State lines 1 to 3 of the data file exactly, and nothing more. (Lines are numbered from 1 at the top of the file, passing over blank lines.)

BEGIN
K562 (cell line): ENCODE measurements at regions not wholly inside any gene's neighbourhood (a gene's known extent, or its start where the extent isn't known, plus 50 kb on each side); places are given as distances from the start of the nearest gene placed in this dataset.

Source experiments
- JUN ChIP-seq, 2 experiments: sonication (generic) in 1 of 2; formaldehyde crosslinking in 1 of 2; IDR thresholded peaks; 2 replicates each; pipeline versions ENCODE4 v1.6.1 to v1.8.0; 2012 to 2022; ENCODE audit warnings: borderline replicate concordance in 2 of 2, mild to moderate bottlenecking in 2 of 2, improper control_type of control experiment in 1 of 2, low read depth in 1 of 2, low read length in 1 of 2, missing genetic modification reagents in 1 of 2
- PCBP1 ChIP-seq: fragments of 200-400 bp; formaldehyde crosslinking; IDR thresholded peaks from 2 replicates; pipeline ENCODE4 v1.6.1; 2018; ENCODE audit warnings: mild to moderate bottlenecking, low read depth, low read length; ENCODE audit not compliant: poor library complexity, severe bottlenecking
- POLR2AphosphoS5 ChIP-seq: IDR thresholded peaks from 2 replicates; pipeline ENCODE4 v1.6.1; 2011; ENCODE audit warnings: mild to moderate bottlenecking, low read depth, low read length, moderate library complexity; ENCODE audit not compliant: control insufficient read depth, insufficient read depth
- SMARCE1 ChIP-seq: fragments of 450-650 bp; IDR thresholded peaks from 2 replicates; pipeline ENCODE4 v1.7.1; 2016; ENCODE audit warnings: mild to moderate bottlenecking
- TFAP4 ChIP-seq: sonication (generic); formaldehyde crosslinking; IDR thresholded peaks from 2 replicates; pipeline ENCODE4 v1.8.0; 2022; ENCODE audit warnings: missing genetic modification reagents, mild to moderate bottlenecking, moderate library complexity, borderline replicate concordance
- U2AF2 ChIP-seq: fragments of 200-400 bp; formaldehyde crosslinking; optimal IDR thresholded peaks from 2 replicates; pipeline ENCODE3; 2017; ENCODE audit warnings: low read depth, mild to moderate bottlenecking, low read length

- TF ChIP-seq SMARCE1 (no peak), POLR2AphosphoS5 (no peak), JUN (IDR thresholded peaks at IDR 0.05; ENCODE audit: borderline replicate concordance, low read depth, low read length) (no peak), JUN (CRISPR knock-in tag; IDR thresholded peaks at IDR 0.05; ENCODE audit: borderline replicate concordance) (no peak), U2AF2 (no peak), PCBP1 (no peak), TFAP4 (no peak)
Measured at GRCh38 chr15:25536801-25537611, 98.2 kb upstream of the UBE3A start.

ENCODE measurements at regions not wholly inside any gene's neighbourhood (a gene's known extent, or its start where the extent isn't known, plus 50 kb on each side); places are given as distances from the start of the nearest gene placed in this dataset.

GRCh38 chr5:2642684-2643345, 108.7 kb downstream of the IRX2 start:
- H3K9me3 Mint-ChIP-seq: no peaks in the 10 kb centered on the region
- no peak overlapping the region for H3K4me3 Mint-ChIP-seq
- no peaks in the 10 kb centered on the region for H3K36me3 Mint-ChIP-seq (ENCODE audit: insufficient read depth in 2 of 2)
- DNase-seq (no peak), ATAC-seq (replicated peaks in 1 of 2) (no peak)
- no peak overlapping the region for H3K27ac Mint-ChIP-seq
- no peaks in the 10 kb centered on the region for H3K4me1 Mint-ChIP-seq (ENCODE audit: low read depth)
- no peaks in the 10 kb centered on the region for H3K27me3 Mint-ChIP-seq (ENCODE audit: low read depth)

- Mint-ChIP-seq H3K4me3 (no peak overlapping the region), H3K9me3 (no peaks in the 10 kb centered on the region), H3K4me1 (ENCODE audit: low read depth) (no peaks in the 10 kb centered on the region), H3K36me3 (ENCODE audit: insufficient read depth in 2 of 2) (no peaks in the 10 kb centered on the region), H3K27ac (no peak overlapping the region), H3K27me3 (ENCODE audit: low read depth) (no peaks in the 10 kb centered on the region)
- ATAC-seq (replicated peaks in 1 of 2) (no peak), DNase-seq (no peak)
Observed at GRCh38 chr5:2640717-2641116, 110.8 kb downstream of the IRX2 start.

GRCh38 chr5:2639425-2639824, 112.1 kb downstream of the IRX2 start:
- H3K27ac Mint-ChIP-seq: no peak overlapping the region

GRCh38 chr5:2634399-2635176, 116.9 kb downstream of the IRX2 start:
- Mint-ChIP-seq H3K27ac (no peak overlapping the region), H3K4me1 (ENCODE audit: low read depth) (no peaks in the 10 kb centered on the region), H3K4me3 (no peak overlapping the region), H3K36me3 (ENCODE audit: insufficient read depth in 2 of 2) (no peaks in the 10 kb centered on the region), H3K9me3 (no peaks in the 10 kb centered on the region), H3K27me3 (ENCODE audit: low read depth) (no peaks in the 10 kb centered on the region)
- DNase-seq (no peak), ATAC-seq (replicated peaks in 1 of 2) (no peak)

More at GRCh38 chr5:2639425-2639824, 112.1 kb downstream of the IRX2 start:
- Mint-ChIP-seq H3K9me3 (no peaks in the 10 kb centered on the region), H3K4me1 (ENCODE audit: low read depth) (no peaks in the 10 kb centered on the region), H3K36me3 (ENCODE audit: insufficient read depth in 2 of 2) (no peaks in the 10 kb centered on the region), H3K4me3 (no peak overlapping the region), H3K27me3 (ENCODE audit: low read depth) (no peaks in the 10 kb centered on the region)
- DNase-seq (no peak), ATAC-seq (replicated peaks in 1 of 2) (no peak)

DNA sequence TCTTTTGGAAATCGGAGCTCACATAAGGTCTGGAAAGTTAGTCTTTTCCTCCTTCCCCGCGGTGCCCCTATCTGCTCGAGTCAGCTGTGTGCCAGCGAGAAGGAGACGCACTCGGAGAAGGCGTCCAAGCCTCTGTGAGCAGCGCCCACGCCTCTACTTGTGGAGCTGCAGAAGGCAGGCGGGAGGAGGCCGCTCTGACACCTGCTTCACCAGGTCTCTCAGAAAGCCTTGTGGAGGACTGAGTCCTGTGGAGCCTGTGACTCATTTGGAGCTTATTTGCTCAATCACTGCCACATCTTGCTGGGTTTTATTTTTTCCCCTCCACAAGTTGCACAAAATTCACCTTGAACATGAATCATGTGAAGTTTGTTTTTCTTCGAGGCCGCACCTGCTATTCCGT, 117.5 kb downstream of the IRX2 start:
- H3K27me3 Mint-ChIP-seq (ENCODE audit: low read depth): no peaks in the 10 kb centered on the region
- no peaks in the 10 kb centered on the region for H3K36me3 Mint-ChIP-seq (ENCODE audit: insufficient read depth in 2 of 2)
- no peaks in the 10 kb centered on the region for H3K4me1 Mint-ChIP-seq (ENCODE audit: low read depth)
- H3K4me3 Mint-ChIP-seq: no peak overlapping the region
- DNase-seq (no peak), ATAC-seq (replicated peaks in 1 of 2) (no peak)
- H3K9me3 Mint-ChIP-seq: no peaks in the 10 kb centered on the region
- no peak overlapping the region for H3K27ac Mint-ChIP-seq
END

K562 (cell line): ENCODE measurements at regions not wholly inside any gene's neighbourhood (a gene's known extent, or its start where the extent isn't known, plus 50 kb on each side); places are given as distances from the start of the nearest gene placed in this dataset.

Source experiments
- JUN ChIP-seq, 2 experiments: sonication (generic) in 1 of 2; formaldehyde crosslinking in 1 of 2; IDR thresholded peaks; 2 replicates each; pipeline versions ENCODE4 v1.6.1 to v1.8.0; 2012 to 2022; ENCODE audit warnings: borderline replicate concordance in 2 of 2, mild to moderate bottlenecking in 2 of 2, improper control_type of control experiment in 1 of 2, low read depth in 1 of 2, low read length in 1 of 2, missing genetic modification reagents in 1 of 2